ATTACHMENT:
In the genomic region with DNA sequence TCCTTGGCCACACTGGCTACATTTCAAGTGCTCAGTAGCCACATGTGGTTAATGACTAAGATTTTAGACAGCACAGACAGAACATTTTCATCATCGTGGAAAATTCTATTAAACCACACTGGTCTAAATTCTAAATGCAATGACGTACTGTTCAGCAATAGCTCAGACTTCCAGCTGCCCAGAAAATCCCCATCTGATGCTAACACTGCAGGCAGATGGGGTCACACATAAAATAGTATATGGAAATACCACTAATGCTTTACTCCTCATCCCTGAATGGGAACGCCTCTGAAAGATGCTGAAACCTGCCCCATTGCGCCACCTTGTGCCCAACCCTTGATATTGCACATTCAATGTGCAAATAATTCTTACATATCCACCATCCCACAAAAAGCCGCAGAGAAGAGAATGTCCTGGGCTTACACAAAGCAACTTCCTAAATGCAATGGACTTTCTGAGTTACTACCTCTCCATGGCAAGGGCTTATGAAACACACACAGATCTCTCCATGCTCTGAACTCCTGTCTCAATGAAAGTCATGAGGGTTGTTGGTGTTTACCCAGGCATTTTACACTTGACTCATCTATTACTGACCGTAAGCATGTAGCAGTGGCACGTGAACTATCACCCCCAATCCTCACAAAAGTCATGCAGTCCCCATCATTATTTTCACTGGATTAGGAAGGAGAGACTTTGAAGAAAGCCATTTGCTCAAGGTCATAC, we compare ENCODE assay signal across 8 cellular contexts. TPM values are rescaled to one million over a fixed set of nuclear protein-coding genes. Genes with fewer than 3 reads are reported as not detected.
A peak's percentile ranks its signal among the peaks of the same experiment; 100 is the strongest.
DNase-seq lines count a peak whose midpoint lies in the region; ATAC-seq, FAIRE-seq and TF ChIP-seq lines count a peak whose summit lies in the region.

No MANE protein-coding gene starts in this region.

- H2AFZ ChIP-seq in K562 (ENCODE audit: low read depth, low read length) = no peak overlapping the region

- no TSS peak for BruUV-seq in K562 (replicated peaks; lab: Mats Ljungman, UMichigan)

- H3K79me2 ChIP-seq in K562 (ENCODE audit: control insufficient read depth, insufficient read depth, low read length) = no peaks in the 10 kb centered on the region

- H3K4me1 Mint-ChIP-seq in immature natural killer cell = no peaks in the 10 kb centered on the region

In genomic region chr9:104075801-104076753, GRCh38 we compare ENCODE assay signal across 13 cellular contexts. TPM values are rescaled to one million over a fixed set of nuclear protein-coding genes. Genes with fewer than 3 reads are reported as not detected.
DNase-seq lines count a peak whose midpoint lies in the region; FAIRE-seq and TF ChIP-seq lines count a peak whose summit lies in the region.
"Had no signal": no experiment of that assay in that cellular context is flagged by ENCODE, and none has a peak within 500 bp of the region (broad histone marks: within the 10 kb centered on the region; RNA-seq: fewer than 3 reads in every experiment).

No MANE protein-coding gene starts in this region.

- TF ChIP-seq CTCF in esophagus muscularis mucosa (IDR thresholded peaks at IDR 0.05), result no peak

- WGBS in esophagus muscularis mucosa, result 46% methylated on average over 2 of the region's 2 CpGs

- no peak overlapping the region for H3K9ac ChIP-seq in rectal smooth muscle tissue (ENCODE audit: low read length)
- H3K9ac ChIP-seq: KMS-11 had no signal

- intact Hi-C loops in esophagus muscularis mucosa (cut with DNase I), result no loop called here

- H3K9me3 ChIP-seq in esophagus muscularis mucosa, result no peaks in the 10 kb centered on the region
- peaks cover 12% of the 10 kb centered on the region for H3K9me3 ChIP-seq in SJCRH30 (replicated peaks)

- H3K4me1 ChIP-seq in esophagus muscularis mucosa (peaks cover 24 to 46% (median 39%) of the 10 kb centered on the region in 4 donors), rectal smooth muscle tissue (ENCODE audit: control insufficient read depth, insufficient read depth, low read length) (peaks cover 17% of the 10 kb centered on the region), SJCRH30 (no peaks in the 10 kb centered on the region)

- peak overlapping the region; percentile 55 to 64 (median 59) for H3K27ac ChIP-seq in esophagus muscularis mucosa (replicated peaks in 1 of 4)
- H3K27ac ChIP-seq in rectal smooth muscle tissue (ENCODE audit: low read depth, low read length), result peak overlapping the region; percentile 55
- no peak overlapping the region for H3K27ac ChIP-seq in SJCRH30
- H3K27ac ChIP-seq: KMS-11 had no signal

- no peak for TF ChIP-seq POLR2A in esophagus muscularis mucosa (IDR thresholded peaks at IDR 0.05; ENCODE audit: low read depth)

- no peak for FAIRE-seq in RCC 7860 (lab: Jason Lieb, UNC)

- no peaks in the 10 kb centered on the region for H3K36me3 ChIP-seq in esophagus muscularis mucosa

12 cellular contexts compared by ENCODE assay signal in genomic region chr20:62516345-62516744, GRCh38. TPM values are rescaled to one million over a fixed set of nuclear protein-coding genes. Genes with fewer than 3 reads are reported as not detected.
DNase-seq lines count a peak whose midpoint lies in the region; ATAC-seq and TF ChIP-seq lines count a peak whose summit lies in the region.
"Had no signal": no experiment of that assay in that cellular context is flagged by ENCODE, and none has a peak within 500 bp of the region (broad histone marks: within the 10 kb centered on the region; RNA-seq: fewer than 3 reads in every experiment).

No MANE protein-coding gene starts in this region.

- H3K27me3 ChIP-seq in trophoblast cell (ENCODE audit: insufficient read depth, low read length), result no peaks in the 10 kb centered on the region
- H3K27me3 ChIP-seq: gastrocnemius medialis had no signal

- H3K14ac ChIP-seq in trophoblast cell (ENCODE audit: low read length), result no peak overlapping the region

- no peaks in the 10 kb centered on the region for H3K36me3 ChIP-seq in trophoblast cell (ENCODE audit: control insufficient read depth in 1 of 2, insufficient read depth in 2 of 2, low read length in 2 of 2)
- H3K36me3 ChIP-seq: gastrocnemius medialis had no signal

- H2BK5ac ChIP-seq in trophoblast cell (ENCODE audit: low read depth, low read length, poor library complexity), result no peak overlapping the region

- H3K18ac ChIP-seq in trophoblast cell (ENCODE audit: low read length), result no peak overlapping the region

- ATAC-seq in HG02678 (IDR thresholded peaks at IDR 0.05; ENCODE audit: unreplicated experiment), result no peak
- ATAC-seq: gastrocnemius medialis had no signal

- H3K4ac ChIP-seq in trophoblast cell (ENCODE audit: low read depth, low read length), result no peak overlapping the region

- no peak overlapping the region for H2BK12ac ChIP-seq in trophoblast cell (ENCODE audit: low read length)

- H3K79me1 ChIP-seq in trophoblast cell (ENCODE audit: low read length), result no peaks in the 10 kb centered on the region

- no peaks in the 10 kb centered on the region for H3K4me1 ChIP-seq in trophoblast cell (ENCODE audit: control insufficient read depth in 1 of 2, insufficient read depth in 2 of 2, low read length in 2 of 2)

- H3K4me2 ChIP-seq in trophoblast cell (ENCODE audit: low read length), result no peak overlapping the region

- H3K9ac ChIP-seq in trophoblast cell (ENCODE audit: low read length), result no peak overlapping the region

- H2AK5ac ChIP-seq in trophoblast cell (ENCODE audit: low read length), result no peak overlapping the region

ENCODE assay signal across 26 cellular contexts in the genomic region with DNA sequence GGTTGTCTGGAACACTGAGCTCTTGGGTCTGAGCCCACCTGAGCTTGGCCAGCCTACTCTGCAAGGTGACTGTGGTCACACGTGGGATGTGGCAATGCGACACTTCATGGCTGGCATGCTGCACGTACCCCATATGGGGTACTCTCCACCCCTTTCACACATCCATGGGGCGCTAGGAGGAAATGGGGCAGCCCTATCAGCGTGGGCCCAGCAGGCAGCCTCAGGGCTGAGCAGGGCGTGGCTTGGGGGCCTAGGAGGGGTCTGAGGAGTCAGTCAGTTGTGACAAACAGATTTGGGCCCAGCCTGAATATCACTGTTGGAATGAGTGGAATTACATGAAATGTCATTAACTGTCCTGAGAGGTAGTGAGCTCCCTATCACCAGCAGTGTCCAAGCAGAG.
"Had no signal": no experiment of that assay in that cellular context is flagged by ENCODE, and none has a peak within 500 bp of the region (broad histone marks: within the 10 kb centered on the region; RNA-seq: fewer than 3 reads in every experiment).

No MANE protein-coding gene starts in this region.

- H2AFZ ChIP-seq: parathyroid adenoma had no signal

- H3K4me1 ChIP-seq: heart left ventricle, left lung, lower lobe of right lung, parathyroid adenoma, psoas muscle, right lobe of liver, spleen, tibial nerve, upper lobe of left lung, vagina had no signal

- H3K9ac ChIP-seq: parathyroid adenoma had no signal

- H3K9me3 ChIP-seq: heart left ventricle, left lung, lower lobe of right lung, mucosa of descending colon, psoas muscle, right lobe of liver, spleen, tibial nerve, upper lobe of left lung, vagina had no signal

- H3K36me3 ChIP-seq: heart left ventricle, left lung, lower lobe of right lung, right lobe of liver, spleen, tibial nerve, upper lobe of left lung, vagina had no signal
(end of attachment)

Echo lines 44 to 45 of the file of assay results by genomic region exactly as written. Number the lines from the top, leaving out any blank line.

- no peaks in the 10 kb centered on the region for H3K4me1 ChIP-seq in trophoblast cell (ENCODE audit: control insufficient read depth in 1 of 2, insufficient read depth in 2 of 2, low read length in 2 of 2)

- H3K4me2 ChIP-seq in trophoblast cell (ENCODE audit: low read length), result no peak overlapping the region